FN-2187 ran a hand over his head in frustration. “I can’t believe we’re just going to let him sit here—being all—all smug! He’s not repentant—look at him!”
Hands held up in a placating gesture, the pilot attempted to calm his friend down again. “Finn—you heard General Organa. He’s gonna stand trial—“
A guttural sound of repugnance came from FN-2187’s lips. “He doesn’t deserve a trial! We all know he’s guilty.”
Armitage lazily pointed his smoking stick at the ex-Stormtrooper. “It’s a cornerstone of democracy. The right to a trial—“
FN-2187 turned very red in the face. He shouted quite loudly. “Like you know anything about democracy!”
Armitage gave the other man a look of sincere pity. “More than you, FN-2187.”
With clenched fists and dry heaves of anger, the other man stomped off. There were, perhaps, other emotions involved, but Hux didn’t care to consider them.
With arms crossed, the dark haired pilot, Poe Dameron, answered for his friend. “You made sure of that, didn’t you?”
Armitage gave a noncommittal hum and looked at the wall.
Casting a containment charm, he left it there and went to tell everyone of his encounter. Upon return, it was gone, and glances were exchanged.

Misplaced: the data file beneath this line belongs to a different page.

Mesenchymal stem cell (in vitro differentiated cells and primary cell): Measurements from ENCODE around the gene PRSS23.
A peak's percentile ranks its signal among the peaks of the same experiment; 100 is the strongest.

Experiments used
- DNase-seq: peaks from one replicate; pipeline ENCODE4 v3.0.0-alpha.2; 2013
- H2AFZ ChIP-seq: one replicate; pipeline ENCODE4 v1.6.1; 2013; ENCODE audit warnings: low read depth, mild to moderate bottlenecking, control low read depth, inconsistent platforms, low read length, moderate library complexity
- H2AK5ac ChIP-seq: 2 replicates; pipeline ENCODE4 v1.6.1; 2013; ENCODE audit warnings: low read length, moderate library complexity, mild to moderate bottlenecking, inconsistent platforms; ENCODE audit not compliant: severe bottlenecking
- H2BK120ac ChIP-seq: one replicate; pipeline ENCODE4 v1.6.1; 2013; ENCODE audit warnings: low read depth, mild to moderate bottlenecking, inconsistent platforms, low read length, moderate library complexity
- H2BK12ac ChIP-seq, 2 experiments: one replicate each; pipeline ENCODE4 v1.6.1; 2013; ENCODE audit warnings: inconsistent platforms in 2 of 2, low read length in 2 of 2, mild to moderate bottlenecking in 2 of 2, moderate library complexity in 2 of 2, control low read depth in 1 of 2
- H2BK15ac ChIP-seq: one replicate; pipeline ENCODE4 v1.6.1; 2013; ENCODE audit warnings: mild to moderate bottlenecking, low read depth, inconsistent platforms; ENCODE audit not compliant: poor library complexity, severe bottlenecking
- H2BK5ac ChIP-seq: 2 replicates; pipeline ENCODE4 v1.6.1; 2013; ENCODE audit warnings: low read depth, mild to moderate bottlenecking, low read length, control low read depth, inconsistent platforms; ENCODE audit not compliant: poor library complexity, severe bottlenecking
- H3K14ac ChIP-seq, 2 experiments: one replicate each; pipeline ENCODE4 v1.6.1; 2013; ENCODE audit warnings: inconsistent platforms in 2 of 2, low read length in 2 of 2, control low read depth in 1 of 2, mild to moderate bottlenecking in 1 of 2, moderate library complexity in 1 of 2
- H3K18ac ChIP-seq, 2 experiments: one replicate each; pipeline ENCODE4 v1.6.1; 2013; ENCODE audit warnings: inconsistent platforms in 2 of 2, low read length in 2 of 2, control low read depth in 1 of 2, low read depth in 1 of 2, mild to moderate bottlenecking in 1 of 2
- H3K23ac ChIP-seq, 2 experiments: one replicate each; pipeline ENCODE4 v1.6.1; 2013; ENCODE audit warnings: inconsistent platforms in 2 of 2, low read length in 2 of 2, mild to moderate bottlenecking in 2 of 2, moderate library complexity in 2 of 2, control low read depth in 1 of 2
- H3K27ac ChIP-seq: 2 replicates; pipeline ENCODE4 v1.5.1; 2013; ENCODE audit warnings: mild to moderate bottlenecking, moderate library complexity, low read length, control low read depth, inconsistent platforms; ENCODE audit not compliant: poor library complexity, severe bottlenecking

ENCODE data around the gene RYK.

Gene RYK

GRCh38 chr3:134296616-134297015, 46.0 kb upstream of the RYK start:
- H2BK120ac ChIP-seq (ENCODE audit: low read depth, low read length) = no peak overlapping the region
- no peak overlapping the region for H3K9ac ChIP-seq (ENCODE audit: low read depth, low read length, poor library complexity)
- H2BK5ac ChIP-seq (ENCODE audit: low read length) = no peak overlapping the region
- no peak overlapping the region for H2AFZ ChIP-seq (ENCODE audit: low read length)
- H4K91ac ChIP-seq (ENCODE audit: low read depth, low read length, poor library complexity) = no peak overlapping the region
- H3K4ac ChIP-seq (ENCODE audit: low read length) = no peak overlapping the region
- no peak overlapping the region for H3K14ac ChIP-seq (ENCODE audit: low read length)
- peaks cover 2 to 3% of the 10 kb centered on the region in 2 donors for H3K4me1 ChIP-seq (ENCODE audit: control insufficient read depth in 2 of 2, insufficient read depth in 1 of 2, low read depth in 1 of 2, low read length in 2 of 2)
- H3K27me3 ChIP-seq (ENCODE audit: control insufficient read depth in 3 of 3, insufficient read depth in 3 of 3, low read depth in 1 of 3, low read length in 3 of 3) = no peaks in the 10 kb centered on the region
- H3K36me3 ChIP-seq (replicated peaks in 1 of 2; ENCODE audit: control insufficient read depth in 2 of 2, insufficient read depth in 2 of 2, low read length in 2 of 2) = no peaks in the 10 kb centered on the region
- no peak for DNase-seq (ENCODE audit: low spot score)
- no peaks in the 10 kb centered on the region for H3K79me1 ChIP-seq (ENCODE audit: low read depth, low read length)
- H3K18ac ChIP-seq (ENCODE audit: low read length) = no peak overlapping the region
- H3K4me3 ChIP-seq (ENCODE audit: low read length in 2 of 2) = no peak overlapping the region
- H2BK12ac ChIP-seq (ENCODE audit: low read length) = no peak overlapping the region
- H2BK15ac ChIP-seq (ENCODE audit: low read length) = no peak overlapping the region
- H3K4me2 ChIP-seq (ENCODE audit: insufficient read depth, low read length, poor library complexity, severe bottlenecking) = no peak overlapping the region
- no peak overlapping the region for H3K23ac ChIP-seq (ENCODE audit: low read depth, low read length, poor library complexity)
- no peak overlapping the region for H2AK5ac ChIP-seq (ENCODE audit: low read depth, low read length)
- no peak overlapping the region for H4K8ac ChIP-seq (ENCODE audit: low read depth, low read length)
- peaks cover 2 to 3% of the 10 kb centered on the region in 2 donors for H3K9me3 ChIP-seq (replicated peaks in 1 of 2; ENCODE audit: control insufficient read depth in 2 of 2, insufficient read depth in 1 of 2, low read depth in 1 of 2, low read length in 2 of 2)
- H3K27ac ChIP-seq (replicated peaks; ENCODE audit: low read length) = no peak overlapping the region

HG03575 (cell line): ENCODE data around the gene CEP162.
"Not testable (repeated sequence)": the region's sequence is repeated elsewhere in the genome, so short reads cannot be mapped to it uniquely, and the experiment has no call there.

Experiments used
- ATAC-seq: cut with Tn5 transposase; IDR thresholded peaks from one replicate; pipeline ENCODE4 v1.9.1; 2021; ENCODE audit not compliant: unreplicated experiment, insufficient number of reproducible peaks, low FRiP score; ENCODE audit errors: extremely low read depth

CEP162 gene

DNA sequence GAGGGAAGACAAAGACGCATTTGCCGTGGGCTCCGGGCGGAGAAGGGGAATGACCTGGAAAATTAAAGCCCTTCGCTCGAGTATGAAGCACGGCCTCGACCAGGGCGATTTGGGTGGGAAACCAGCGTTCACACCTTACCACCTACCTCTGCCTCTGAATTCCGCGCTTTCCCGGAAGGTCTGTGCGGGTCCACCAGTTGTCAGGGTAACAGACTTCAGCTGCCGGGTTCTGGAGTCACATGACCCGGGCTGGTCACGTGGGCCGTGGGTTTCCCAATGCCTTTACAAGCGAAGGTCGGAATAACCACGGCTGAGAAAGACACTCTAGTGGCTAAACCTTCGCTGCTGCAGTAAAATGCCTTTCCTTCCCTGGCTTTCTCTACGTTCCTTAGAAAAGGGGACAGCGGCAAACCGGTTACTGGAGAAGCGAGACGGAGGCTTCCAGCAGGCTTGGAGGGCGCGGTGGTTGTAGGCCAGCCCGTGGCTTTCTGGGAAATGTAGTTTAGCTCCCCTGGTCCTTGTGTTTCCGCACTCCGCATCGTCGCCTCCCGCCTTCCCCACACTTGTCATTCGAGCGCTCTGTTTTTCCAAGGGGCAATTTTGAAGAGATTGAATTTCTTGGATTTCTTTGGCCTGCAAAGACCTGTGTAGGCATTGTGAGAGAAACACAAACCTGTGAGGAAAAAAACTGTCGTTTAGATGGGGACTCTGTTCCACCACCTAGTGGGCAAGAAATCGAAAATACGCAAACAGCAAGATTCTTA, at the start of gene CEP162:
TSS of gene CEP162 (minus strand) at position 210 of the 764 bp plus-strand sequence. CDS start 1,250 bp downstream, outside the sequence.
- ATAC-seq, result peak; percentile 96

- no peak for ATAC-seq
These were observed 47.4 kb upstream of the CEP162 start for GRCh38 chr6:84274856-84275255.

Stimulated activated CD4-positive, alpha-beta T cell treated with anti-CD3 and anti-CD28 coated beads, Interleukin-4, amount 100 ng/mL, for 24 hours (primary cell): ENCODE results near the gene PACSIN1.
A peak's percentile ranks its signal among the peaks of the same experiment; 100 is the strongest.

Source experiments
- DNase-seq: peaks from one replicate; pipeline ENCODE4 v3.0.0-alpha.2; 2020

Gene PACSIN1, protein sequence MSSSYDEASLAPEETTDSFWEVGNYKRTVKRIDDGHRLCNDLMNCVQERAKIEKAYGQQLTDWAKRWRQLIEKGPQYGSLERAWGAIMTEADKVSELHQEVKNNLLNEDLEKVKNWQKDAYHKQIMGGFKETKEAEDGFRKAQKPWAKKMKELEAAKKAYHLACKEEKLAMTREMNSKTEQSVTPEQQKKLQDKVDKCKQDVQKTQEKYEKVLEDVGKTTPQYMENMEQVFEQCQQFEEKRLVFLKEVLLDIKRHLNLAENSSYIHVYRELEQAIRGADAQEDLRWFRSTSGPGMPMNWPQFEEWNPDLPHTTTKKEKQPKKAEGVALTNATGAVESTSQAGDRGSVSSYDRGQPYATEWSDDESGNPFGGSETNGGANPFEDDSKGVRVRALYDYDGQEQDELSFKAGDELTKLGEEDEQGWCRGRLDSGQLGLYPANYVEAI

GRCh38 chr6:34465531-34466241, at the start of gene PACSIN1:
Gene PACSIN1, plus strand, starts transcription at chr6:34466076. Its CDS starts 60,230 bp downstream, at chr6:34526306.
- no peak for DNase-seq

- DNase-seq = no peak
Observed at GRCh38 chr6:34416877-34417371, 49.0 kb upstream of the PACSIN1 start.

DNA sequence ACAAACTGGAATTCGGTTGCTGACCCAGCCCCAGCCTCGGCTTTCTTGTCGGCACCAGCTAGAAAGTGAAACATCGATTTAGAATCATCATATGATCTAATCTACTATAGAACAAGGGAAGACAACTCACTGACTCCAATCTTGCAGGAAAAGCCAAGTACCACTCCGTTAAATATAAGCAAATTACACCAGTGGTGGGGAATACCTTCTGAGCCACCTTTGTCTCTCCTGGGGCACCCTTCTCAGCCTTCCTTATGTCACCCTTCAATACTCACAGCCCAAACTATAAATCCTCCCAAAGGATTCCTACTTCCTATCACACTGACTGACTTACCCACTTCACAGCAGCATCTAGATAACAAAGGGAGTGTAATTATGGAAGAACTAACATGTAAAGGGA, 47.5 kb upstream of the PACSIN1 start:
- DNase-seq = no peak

Harry put a hand on his shoulder. “Hey, mate, we’ve all had a rough go of it—“
He stayed there alone long after everyone had left.
When Armitage next looked up, they were both gone. He took another drag.
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This type of evil was powerless without a willing participant, he thought. However, a dead friend and additional threats to family had him thinking that, perhaps, this was a different type of evil altogether.
Was it his imagination or were the dreams more vivid and memorable when he slept now? No longer did they plague him with their ephemeral quality. They were practically tangible now. He wasn’t sure it was an improvement. Whereas before, their fleeting nature frustrated him, now the ability to remember them simply infuriated him. He did not want these dreams.
He had, once again, fallen into old habits. Even cooped up in a prison cell, courtesy of the Resistance, Armitage found himself grooming himself in his usual immaculate manner. He wore the First Order uniform well.
Fucking Space Nazi—
These nonsense thoughts were a constant thing now. They meant nothing. He knew nothing about these words, these dreams, these waking visions and what they meant. Nothing.